Piano Quintet in f minor, Op.95
Wilhelm Berger (1861-1911) was born in Boston but returned to Germany with his family within a year of his birth. He grew up in Bremen where he received his first lessons in voice and piano. A scholarship allowed him to study with the famous composition teacher Friedrich Kiel in Berlin at the Hochschule für Musik. After graduating, he held a number of teaching positions, including that of Professor of Composition at the Royal Academy. He also served as director of the famous Meiningen Court Orchestra. Berger, though his compositions had won many prizes and were often performed, did not quickly achieve the fame he deserved. Highly respected by the cognoscenti, he never self-promoted or advertised himself with the wider musical public as did several others. Fame finally did start to come, but just at the moment of his death, at which time he was starting to be regarded, along with Max Reger, as Germany's most important successor to Brahms. Unfortunately, the First World War and its aftermath, led to a total lack of interest for many decades of nearly all romantic composers, and the reputation of those who were less well-known such as Berger, never really recovered.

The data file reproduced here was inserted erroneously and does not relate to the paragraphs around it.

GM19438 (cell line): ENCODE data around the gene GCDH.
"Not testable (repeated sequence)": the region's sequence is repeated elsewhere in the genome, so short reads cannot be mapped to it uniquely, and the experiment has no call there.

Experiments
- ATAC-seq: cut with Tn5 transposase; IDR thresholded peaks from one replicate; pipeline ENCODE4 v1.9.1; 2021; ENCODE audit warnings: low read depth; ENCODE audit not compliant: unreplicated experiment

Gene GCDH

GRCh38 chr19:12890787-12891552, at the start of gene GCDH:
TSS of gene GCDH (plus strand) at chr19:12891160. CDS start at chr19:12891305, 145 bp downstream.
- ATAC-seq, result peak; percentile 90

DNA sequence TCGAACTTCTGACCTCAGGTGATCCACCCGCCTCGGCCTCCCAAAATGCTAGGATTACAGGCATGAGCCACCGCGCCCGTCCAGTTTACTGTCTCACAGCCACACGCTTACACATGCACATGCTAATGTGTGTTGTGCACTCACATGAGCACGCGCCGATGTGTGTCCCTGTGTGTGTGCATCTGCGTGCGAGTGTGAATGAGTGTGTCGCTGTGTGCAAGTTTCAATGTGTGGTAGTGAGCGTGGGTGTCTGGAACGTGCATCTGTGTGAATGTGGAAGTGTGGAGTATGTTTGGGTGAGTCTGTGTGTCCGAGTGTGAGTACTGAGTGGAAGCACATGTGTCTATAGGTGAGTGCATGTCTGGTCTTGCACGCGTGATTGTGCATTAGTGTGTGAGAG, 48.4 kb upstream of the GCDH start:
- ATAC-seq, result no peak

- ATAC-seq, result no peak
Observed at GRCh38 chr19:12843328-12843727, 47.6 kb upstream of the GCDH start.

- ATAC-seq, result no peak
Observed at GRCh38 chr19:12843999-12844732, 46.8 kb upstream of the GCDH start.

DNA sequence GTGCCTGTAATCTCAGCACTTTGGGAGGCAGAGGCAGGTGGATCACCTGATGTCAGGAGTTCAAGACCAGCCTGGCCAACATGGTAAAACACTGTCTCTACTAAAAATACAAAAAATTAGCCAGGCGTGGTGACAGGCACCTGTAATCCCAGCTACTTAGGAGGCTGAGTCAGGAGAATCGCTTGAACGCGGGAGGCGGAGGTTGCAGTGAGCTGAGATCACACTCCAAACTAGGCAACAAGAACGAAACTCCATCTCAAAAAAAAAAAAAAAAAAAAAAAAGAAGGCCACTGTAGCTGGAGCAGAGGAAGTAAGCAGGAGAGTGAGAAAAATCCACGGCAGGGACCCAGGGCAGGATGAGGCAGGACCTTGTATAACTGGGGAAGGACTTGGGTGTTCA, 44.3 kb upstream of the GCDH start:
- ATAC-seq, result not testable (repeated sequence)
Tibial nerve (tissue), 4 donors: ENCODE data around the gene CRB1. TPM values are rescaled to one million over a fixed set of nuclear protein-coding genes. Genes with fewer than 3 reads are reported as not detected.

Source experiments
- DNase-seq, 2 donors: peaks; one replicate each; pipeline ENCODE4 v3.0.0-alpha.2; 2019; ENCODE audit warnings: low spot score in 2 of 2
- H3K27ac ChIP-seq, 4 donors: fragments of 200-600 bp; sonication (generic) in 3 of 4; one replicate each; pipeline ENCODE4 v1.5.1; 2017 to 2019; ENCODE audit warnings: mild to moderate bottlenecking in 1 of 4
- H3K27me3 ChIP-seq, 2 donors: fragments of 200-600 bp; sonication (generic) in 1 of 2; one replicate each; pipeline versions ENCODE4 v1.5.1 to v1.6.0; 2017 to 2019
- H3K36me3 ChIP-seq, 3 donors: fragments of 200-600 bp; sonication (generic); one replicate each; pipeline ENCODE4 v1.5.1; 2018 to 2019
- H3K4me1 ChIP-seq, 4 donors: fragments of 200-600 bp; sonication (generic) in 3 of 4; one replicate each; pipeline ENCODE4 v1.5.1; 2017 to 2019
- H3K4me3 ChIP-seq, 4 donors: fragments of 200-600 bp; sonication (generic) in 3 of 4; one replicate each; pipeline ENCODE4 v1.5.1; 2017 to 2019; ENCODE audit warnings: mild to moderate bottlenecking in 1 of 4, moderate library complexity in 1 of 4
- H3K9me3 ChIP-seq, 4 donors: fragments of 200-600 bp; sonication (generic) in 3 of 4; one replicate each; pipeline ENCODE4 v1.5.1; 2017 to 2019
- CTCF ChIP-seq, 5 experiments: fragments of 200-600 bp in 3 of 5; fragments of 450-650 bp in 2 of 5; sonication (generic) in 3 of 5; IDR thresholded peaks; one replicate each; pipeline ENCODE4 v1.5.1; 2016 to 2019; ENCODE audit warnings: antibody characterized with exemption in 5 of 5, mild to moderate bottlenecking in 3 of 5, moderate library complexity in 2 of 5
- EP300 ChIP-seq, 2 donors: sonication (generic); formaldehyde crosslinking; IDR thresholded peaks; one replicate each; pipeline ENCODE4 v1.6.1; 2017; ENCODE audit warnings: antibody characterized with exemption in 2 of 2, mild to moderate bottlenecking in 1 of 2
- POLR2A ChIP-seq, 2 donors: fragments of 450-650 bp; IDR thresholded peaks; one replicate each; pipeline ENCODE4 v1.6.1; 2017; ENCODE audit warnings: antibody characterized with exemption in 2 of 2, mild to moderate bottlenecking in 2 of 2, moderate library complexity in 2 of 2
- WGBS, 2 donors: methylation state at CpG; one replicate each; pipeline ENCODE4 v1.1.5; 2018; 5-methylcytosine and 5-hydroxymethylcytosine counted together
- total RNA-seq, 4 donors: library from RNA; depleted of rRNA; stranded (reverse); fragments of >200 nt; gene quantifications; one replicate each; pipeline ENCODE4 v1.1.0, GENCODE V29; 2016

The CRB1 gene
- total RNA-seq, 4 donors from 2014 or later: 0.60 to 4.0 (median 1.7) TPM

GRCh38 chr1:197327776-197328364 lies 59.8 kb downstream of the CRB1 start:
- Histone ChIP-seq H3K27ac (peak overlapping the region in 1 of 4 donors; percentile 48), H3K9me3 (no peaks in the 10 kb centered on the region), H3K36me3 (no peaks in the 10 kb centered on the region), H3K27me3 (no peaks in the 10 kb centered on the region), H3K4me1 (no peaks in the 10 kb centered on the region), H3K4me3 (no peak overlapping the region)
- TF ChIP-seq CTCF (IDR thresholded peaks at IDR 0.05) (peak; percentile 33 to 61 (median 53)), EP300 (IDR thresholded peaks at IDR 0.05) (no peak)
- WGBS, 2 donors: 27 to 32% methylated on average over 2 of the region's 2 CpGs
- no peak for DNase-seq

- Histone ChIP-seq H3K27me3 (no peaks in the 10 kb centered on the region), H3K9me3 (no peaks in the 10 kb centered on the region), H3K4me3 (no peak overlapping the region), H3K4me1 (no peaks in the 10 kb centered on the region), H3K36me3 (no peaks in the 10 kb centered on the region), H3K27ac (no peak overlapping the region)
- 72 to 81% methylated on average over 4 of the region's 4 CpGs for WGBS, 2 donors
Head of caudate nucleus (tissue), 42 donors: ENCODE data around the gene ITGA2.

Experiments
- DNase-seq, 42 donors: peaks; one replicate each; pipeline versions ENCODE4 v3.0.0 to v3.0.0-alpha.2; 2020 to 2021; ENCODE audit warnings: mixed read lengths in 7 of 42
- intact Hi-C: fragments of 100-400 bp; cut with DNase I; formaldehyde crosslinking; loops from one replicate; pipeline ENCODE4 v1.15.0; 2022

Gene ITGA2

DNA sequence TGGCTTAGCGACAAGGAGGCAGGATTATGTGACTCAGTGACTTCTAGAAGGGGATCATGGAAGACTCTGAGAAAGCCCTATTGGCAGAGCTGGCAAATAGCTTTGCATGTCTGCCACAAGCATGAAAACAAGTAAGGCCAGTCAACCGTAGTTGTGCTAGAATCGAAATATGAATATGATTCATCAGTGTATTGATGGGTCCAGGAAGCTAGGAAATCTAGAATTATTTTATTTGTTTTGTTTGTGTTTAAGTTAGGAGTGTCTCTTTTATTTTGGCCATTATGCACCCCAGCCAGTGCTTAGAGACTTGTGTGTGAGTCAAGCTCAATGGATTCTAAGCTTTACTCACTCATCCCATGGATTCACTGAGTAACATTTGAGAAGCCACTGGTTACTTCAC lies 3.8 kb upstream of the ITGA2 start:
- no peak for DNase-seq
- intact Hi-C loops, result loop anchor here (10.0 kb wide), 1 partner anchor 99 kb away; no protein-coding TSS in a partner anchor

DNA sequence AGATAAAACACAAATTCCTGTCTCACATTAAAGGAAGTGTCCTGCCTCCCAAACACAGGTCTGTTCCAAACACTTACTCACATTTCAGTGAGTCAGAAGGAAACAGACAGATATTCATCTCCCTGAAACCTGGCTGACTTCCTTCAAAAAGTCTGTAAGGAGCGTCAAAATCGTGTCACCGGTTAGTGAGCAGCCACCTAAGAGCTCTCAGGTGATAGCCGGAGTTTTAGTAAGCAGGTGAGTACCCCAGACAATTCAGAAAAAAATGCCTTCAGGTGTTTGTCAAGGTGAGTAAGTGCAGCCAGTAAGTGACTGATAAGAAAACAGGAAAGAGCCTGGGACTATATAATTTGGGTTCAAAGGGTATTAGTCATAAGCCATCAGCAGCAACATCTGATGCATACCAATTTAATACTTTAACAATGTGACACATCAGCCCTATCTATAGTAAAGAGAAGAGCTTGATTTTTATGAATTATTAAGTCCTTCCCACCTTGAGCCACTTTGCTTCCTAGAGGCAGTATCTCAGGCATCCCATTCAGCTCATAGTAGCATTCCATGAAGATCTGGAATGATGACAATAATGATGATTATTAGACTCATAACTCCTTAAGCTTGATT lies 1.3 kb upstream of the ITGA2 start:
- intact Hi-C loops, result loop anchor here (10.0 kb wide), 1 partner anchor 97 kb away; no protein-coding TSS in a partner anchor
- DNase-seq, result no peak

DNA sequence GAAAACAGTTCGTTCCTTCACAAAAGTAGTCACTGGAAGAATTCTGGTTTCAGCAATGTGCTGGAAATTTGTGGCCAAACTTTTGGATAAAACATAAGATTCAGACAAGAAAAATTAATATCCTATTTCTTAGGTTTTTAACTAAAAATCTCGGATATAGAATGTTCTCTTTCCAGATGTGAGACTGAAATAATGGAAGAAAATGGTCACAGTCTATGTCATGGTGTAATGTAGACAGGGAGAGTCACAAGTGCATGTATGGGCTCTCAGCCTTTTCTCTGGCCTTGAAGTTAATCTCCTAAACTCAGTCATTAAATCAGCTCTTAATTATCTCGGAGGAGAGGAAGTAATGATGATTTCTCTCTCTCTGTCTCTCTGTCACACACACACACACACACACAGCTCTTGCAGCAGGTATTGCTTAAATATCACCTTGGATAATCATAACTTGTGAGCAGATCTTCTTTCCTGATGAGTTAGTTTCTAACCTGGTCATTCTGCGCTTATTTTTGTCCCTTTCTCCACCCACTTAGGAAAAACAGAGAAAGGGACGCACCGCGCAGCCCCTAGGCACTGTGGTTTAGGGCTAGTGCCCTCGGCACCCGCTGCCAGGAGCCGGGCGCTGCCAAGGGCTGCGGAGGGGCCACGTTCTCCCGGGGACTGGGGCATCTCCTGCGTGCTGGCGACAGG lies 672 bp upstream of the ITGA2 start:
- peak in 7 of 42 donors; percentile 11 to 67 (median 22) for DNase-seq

The Piano Quintet dates from 1904 and was composed shortly after his Trio for Clarinet, Cello and Piano. As with the Trio, it is tonally is more advanced than Brahms but not quite so advanced as Reger. The editor of The Chamber Music Journal described the Quintet as follows:
“Masterpiece is not a word to be to bandied about lightly, but of its genre, this work qualifies. The opening Allegro non troppo ed energico is massive and breathtakingly broad in conception, lasting nearly 20 minutes but its leisurely captivating themes hold the listener throughout. The Poco Adagio which follows is also a big movement. The part writing is very fine and his total mastery of compositional technique is apparent. The third movement, Molto Vivace, is an excellent scherzo which goes well beyond the limits of Brahms. The concluding Allegro moderato e con brio again is also a big movement. Here is a chamber work conceived on the scale much like a Mahler symphony.”
This is unquestionably a work which belongs in the repertoire and on the concert stage. Experienced amateurs will also gain tremendous enjoyment from it. Long out of print, we are pleased to make it available once again.